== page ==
Whether you work from home or a high pressure company job, you will come across challenges that you’d rather not have to face. Extroverts might have the advantage in some difficult work situations, but you don’t have to hide behind the mask of being an introvert. Just find other ways to express your opinions and feelings. Understand that you have just as much to offer as your extroverted coworkers…you just need to offer it in a different way than they do. As soon as you realize your own value and become involved and emotionally invested in your work, you’ll be surprised at how much you come to love what you do.

How comfortable are you being either the extrovert or introvert that you are?

How have you learned to love what you do, as you are?

Melanie Hargrave loves to read, play sports, and learn about small businesses and how people can be more successful in their chosen line of work. She takes her inspiration from companies like Fraser Valley Equipment LTD, and loves to blog about what she learns.

 

Photo credit: http://commons.wikimedia.org/wiki/File:Man_smiles_in_biz_suit.jpg

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Comments

  1. It’s been a while since I’ve worked in an environment that would require these skills. Nevertheless they are great tools for those of us who feel out of place and disinfranchised from our current situation. I find this a good reminder of things to do when I am in need. :)
    Susan Cooper recently posted…Art of Wine LabelsMy Profile

  2. Being an extrovert, I can relate to all the issues you raised. We just approach solutions in a different way. Many years ago I received some good advice that applies to introverts and extroverts. Deliver bad news verbally and good news in writing. If you are having difficulty with a boss or colleague beware of putting it in writing because before you know it, that person will get a copy. I’ve seen it happen and it’s not good. If you’re having an issue I feel it’s always best to try a conversation first, either with the difficult person or HR.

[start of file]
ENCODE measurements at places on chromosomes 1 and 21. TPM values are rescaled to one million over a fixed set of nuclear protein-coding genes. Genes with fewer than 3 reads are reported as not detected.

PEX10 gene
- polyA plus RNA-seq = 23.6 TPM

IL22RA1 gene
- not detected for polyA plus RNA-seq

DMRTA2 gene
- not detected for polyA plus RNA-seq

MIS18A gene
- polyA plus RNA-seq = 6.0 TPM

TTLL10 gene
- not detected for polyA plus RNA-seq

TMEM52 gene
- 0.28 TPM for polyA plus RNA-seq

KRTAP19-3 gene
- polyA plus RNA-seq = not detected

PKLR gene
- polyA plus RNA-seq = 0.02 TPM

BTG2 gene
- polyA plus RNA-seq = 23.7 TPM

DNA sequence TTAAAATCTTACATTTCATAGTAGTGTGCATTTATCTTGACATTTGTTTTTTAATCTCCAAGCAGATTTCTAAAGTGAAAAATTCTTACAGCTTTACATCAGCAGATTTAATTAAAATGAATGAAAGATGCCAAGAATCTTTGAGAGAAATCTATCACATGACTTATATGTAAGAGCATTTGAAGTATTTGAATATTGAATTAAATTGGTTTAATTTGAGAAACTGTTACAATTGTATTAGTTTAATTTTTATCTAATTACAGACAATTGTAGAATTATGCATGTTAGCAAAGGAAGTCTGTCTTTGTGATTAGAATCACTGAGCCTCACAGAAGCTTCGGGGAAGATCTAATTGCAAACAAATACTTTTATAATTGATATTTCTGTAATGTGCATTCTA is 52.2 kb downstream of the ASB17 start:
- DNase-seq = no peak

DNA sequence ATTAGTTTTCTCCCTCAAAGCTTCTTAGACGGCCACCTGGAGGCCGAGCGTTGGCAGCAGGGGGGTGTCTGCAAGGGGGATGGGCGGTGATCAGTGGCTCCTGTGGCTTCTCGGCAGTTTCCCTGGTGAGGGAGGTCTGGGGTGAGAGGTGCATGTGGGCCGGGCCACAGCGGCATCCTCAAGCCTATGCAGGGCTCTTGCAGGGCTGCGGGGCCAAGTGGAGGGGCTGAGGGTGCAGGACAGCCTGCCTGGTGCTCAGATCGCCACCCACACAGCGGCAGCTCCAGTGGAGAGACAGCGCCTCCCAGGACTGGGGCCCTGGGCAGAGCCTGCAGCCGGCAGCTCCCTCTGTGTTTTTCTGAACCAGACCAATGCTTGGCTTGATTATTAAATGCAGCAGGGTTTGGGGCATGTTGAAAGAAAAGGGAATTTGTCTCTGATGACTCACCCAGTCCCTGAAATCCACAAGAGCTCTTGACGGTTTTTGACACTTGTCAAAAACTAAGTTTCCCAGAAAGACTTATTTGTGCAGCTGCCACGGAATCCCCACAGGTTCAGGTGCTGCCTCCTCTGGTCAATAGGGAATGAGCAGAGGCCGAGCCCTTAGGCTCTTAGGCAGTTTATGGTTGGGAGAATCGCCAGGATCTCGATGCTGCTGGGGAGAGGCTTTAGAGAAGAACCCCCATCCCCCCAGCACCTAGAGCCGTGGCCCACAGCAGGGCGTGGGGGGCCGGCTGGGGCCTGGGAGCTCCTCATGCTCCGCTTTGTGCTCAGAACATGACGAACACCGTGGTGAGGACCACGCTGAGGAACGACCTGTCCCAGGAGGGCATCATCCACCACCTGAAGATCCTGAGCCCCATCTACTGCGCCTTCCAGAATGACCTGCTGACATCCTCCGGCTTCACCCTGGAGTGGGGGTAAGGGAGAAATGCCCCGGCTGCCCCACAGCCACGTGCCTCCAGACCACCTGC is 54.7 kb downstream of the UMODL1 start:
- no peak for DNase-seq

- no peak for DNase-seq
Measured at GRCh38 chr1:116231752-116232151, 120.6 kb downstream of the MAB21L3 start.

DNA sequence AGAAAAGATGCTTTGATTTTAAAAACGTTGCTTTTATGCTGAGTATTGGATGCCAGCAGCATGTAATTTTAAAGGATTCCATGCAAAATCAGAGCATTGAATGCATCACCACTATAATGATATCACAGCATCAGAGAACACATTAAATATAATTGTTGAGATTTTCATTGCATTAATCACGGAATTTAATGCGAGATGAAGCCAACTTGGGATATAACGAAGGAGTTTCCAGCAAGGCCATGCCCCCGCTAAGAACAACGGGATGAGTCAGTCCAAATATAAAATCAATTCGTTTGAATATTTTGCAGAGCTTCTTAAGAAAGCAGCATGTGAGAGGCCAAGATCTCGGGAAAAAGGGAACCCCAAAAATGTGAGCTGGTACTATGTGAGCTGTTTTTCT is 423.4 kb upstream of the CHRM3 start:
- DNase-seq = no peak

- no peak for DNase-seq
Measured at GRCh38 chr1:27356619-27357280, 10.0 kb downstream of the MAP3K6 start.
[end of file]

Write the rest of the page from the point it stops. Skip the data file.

Jeannette Paladino recently posted…Too Many Members are ‘Responsible’ on LinkedInMy Profile

  3. Teaching was the best thing I ever did to conquer my introversion. I learned how to develop a teaching style that suited me well, plus it was good for quiet students to see that a fellow introvert could work with so many people. Now that I work from home, I’m surprised at how much I miss being around so many people everyday ;)
    Jeri recently posted…Blog Survey: Results and WinnersMy Profile

  4. I’ve been having a hard time trying to figure where I sit in the extrovert and introvert discussion, but at the end of the day I realize it doesn’t matter. What’s important is that when I need quiet that I get it and when I need the engagement with others that I make it happen. I think we get screwed up when we try to force our selves into positions that don’t fit.
    Debra Yearwood recently posted…Making A Profit With Charity – Cause MarketingMy Profile

  5. I think this is good advice for everyone, extroverts and introverts alike. And I also think we’re not necessarily always introverts or extroverts. It’s possible to be both. Maybe in social situations, a person can be an introvert, but in a work situation, be an extrovert. Maybe there are degrees of both. I lean more towards the extrovert, but that’s not always to an advantage when I’m dealing with difficult clients! Introverts take the time to think before they speak … and that’s when I try to get in touch with my inner introvert!
    Krystyna Lagowski recently posted…Living large in a Tesla SMy Profile

  6. Am extrovert but all the issues you outline applies to me as well.

    We all have a choice of accepting ourselves as we are and be kind to ourselves.

    Self bashing really works against us regardless if we are intovert or extroverts.

    Aiming for perfectionism is really stressful. It’s much better to do the best you can and be content with it. The part of being content with not being perfect is crucial and often the aspect that determines if you are happy inside or not.
    Catarina recently posted…White House Maker Faire – Will it inspire innovation?My Profile